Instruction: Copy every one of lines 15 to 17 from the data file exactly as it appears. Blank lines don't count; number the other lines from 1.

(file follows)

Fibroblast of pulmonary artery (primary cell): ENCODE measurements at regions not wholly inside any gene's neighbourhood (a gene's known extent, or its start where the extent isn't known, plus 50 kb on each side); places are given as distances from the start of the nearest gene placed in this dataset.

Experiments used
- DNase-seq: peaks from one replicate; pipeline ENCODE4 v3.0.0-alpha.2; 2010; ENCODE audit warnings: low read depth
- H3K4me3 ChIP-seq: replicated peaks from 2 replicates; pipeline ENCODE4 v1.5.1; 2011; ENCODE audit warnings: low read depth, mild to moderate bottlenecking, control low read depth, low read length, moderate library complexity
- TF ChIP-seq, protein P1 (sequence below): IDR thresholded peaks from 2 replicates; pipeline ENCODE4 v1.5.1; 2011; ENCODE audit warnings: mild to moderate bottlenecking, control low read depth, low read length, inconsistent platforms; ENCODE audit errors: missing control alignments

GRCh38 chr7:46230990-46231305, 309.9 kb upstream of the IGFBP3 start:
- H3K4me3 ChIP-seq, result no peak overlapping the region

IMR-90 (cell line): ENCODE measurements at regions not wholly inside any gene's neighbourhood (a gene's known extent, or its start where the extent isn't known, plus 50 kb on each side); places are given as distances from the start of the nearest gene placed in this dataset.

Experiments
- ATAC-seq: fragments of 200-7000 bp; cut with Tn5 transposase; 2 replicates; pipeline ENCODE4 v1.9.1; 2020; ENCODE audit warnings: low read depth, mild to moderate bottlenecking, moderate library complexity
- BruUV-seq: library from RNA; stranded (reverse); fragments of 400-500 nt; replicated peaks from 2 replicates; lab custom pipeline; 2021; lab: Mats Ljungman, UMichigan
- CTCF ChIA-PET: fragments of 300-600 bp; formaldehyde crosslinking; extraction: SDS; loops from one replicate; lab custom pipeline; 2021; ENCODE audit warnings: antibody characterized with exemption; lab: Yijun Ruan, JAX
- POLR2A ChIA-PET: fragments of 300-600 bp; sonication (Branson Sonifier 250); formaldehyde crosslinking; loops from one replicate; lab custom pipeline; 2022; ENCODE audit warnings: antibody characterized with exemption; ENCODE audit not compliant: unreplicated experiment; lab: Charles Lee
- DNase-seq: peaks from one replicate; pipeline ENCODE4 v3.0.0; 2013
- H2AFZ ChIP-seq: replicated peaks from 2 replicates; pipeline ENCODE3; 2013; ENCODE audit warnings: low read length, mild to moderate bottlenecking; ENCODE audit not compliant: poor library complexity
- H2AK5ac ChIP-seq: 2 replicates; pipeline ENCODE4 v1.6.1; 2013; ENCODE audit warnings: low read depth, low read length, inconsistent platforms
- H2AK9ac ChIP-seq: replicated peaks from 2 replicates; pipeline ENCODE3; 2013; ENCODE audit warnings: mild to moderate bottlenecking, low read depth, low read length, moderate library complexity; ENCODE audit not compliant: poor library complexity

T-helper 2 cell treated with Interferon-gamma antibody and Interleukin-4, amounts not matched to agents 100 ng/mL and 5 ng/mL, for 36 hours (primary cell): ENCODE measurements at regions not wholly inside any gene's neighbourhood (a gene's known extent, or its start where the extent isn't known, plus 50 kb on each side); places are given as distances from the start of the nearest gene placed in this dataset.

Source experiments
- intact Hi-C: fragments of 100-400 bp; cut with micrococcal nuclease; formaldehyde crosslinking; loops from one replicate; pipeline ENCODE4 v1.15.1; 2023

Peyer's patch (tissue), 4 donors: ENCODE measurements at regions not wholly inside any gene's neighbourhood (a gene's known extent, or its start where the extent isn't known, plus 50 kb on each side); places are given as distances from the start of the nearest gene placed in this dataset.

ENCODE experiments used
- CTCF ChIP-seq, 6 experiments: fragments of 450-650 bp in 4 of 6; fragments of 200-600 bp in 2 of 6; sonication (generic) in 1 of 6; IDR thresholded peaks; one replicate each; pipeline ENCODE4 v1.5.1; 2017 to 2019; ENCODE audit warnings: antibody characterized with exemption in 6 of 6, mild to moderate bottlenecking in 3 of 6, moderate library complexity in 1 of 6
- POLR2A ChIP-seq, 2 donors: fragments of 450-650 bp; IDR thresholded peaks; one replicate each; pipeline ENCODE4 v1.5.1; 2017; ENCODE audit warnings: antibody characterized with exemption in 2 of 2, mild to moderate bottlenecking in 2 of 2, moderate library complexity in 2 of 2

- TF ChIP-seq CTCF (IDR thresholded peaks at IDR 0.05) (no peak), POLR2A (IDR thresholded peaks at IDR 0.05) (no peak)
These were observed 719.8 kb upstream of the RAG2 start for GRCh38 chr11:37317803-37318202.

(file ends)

- H2AFZ ChIP-seq: replicated peaks from 2 replicates; pipeline ENCODE3; 2013; ENCODE audit warnings: low read length, mild to moderate bottlenecking; ENCODE audit not compliant: poor library complexity
- H2AK5ac ChIP-seq: 2 replicates; pipeline ENCODE4 v1.6.1; 2013; ENCODE audit warnings: low read depth, low read length, inconsistent platforms
- H2AK9ac ChIP-seq: replicated peaks from 2 replicates; pipeline ENCODE3; 2013; ENCODE audit warnings: mild to moderate bottlenecking, low read depth, low read length, moderate library complexity; ENCODE audit not compliant: poor library complexity